Since its inception, Harvard Law School’s Berkman Center for Internet & Society has helped foster innovation on the Web, especially as the Internet has evolved into a more interactive medium. Executive Director John G. Palfrey Jr. ’01 talked to HLT about the center’s role in developing “Web 2.0.”

How did the Berkman Center help develop blogs and podcasts?

It began with Dave Winer, who started as a fellow in 2002-2003. He was an early leader of the blogging movement. We set up the first universitywide blogging server with his help, and within a remarkably short period of time, 500 people across the university—students, faculty, staff, fellows and alumni—began blogging on the server and created a series of communities around ideas in cyberspace. One of the great things about the Berkman Center is how we function in some ways as a laboratory for the fellows who come through. Great things come from their collaboration.

What’s RSS and how did the Berkman Center get involved?

RSS is the acronym for really simple syndication. It’s an extremely easy-to-use standard for syndicating and aggregating content. The basic idea is that you create a digital work in one place and you can publish it to any other part of the Web extremely simply. Readers can very easily subscribe to as many sources of info as they’d like. This is a huge innovation. It democratizes the process of publishing even further. Many of us here realized that RSS would be an important piece of infrastructure of Web 2.0. There was a dispute about the standard, and we stepped in as lawyers. The concern was about intellectual property and who owns the standard. We realized this was something that shouldn’t be owned by any individual or company. It should be held in trust for the public. Dave Winer gave the standard to Harvard to hold in trust, and then we in turn gave it back to the world through a Creative Commons license on a nonexclusive basis. Anyone can use it without fear of intellectual property constraints. This was a very easy, informal way of ensuring no one would be sued for adopting the RSS standard. Across the Web you see RSS 2.0 adopted as the standard, and that would not have been possible without taking the fear of litigation out of it.

What is the Global Voices project?

Global Voices is a cool project that emerged from a conference we had on the Internet’s effect on politics, attended by bloggers and political theorists. They came up with the idea that we need an alternative Associated Press for parts of the world that are not covered by the mainstream media but are covered by people on the ground. Global Voices has emerged into a powerhouse in the global media space. It is a community on the one hand, but also an aggregator of the most interesting authentic voices around the world, and it puts those voices in context. There are hundreds of volunteers in countries around the world, and there is a small core of regional editors in different regions who are constantly reading what people on the ground are saying, writing up the most interesting stories and putting them in context. When the monks began protesting in Burma, or Myanmar, last fall and the government responded by shutting down the Internet, it was through Global Voices that many people around the world came to know what was happening there. We were deluged with calls from the mainstream press interested in getting firsthand accounts.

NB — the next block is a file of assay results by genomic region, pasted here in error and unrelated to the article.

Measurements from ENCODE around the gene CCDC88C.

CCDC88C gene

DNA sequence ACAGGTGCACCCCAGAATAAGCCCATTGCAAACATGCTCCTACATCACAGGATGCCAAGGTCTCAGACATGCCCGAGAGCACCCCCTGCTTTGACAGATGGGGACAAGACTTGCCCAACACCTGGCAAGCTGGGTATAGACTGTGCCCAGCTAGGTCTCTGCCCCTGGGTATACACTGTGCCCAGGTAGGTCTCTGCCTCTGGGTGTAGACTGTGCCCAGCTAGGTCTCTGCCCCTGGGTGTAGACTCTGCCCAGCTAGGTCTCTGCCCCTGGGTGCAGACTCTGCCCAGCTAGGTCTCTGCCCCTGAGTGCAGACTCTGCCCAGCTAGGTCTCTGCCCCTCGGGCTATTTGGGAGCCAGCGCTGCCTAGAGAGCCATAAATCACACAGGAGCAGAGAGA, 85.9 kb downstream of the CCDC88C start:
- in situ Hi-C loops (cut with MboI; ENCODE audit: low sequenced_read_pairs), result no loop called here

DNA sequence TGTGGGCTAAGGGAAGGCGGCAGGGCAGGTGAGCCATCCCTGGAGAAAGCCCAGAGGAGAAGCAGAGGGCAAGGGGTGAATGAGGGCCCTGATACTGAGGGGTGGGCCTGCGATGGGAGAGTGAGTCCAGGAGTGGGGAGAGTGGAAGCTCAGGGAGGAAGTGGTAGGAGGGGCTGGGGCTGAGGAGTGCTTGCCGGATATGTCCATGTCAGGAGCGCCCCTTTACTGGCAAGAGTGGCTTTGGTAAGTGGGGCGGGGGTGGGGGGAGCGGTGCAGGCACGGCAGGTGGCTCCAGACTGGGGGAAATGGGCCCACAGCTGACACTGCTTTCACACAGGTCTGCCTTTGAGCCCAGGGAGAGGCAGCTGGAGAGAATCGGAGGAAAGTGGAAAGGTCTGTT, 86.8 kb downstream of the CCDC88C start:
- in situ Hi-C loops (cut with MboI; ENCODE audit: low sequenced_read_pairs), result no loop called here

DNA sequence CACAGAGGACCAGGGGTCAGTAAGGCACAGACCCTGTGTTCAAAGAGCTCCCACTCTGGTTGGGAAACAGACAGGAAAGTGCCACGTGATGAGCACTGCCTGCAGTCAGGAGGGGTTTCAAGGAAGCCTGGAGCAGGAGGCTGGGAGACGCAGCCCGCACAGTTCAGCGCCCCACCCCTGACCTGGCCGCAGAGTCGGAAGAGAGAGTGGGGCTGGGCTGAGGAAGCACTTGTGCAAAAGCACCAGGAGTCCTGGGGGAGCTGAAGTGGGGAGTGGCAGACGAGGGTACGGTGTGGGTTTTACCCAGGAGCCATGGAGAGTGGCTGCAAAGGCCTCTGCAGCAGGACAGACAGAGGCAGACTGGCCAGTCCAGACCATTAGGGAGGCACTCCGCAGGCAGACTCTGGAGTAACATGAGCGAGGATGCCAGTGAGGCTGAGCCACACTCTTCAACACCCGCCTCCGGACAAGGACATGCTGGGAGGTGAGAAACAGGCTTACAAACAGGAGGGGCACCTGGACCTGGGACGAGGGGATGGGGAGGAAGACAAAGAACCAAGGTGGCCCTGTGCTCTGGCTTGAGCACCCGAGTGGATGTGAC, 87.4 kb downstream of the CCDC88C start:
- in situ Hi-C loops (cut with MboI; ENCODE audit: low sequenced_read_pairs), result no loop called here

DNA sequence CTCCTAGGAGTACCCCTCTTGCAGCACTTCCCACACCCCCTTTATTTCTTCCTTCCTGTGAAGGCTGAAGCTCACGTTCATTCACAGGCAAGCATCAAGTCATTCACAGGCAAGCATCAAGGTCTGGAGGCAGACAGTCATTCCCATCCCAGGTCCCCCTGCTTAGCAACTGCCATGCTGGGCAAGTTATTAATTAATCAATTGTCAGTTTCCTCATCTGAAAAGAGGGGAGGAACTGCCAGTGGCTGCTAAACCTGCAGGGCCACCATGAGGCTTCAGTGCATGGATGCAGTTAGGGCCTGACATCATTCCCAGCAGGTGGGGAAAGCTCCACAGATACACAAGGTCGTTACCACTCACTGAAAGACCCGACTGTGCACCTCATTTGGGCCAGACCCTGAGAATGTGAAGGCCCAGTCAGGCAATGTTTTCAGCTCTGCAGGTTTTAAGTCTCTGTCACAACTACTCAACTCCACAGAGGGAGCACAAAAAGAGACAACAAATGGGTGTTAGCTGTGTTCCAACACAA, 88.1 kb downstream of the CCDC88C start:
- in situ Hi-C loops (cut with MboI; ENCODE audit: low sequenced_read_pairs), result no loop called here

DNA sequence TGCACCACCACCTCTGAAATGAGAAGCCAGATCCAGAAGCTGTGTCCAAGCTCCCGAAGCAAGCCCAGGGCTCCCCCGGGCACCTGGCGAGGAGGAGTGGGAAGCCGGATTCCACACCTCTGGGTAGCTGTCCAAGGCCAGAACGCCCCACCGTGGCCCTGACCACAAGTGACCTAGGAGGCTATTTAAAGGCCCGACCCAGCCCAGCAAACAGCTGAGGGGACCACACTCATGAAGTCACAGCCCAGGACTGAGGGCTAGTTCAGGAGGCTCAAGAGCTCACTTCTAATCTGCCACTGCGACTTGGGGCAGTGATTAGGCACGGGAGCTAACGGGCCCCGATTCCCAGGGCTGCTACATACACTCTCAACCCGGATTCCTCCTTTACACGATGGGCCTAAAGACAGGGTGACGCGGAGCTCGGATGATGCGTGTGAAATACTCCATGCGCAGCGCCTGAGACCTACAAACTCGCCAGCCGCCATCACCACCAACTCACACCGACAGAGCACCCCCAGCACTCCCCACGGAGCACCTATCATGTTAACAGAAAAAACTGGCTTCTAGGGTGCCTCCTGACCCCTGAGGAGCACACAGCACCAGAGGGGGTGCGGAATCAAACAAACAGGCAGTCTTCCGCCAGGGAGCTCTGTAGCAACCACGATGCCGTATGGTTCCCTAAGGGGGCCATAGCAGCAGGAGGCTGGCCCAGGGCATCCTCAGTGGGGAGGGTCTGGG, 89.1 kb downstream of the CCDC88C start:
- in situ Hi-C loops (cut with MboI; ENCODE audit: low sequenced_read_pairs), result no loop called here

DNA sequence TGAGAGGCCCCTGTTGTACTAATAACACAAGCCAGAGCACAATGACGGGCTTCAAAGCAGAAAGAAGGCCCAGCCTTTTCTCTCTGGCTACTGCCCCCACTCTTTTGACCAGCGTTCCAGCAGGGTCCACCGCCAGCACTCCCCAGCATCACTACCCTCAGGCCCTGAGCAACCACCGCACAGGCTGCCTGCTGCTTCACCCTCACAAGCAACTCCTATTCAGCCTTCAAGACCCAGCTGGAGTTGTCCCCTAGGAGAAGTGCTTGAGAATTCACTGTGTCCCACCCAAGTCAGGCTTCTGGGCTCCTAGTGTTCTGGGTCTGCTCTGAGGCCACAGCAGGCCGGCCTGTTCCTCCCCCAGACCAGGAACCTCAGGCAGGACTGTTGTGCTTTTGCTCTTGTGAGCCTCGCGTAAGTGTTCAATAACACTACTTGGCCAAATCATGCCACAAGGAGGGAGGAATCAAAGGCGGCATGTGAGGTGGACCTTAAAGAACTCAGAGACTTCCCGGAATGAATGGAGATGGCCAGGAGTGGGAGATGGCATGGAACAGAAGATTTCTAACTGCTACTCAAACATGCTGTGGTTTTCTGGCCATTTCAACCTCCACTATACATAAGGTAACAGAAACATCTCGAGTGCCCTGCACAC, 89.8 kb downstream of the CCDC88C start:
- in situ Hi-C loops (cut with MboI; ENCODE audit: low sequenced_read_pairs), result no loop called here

What’s percolating now at Berkman?

We’re working on the Digital Natives project, which is studying how young people use technologies to be more creative. One of the roadblocks to more people using Web 2.0 tools is a misunderstanding of the copyright law. We’re seeking to understand the motivations of young people doing creative things online and to develop ways to teach copyright to kids to encourage creativity. That’s a way to apply our understanding of intellectual property to promote trends in how young people are learning and expressing themselves.